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Parkinson’s Disease
Volume 2011 (2011), Article ID 354760, 8 pages
http://dx.doi.org/10.4061/2011/354760
Clinical Study

Sleep Duration and “on” Time during Different Periods of the Day and Night in Patients with Advanced Parkinson's Disease Receiving Adjunctive Ropinirole Prolonged Release

1Department of Neurology, University of Technology Dresden, Fetscherstraße 74, 01307 Dresden, Germany
2Neurosciences Center of Excellence, GlaxoSmithKline, Brentford, London TW8 9GS, UK
3Neurosciences Medicines Development Center, GlaxoSmithKline, Uxbridge, London UB11 1BT, UK
4Area of Applied Epidemiology, National Centre for Epidemiology and CIBERNED, Carlos III Institute of Health, Madrid 28029, Spain

Received 6 December 2010; Revised 28 February 2011; Accepted 6 March 2011

Academic Editor: Peter Hagell

Copyright © 2011 Heinz Reichmann et al. This is an open access article distributed under the Creative Commons Attribution License, which permits unrestricted use, distribution, and reproduction in any medium, provided the original work is properly cited.

Abstract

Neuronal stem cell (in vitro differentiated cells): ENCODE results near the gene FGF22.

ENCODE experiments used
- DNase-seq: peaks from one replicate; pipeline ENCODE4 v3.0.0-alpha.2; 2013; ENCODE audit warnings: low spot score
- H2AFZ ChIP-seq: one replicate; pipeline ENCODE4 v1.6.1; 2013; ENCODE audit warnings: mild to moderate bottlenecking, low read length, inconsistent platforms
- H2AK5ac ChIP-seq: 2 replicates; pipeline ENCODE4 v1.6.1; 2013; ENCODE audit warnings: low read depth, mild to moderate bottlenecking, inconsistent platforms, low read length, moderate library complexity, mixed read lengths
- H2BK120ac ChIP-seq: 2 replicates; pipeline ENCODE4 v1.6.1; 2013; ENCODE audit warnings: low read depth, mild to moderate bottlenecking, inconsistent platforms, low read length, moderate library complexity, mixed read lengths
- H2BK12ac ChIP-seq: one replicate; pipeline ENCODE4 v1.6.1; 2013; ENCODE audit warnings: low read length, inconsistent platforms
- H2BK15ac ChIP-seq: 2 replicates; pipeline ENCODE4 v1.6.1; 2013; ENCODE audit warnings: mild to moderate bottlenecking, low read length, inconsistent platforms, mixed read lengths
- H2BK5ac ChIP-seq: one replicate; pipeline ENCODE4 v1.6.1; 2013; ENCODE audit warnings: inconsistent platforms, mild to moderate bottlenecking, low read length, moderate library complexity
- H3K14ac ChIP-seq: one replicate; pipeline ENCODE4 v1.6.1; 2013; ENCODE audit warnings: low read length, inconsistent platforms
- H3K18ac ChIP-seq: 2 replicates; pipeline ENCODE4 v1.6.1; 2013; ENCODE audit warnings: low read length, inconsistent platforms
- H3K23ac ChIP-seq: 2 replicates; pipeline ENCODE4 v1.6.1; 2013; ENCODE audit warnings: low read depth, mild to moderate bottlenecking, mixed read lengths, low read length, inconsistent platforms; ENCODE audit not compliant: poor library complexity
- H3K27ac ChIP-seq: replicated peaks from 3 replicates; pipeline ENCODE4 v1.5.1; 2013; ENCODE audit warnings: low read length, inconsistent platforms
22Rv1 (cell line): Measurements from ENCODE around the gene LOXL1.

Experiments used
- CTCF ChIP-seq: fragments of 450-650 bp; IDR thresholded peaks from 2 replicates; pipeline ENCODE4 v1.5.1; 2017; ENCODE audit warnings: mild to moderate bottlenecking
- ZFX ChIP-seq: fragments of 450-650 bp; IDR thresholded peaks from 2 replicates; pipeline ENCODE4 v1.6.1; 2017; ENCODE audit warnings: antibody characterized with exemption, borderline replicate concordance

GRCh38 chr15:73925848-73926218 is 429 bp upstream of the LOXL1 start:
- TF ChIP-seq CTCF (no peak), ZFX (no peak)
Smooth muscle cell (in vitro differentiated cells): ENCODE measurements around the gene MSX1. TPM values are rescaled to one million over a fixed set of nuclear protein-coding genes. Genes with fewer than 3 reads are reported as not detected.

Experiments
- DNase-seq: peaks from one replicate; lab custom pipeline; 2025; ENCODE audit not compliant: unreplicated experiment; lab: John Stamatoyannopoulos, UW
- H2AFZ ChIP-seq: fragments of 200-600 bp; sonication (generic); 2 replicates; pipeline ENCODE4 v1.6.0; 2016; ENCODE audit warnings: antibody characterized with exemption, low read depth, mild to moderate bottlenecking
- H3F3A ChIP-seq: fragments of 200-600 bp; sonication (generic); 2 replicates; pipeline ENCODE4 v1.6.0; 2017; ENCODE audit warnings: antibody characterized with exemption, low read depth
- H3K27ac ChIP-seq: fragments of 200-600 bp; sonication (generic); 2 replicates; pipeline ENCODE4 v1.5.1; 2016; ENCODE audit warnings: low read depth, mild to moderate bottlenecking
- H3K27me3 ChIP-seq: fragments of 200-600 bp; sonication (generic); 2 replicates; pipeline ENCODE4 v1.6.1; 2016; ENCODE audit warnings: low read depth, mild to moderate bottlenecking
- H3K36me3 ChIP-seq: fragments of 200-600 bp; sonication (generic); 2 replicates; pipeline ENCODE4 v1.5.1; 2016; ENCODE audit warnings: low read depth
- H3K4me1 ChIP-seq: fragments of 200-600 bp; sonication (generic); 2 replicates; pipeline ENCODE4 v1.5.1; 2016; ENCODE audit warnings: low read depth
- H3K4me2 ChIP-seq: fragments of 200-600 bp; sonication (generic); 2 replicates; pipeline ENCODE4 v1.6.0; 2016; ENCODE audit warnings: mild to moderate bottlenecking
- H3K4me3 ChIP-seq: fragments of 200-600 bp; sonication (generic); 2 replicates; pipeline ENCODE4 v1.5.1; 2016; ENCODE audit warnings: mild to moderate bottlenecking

Patients undergoing long-term therapy for PD often experience motor fluctuations and nocturnal disturbances. In a post-hoc analysis, we explored effects of ropinirole prolonged release on sleep, night-time awakenings, and “on” time over 24 hours. Patients with advanced PD suboptimally controlled with L-dopa were randomized to adjunctive ropinirole prolonged release (2–24 mg/day) or placebo for 24 weeks. Awake/asleep and, if awake, “on”/“off” status was recorded via diary cards. At week 24 last observation carried forward, changes in nighttime or daytime sleep duration were not significantly different between treatments. Of patients with baseline awakenings, a significantly higher proportion in the ropinirole prolonged release group had a reduction in awakenings versus placebo. Patients receiving ropinirole prolonged release had a significantly greater increase in amount/percentage of awake time “on”/“on” without troublesome dyskinesia during all periods assessed (including night-time and early morning), versus placebo, and higher odds for being “on” on waking. Adjunctive once-daily ropinirole prolonged release may help provide 24-hour symptom control in patients with advanced PD not optimally controlled with L-dopa.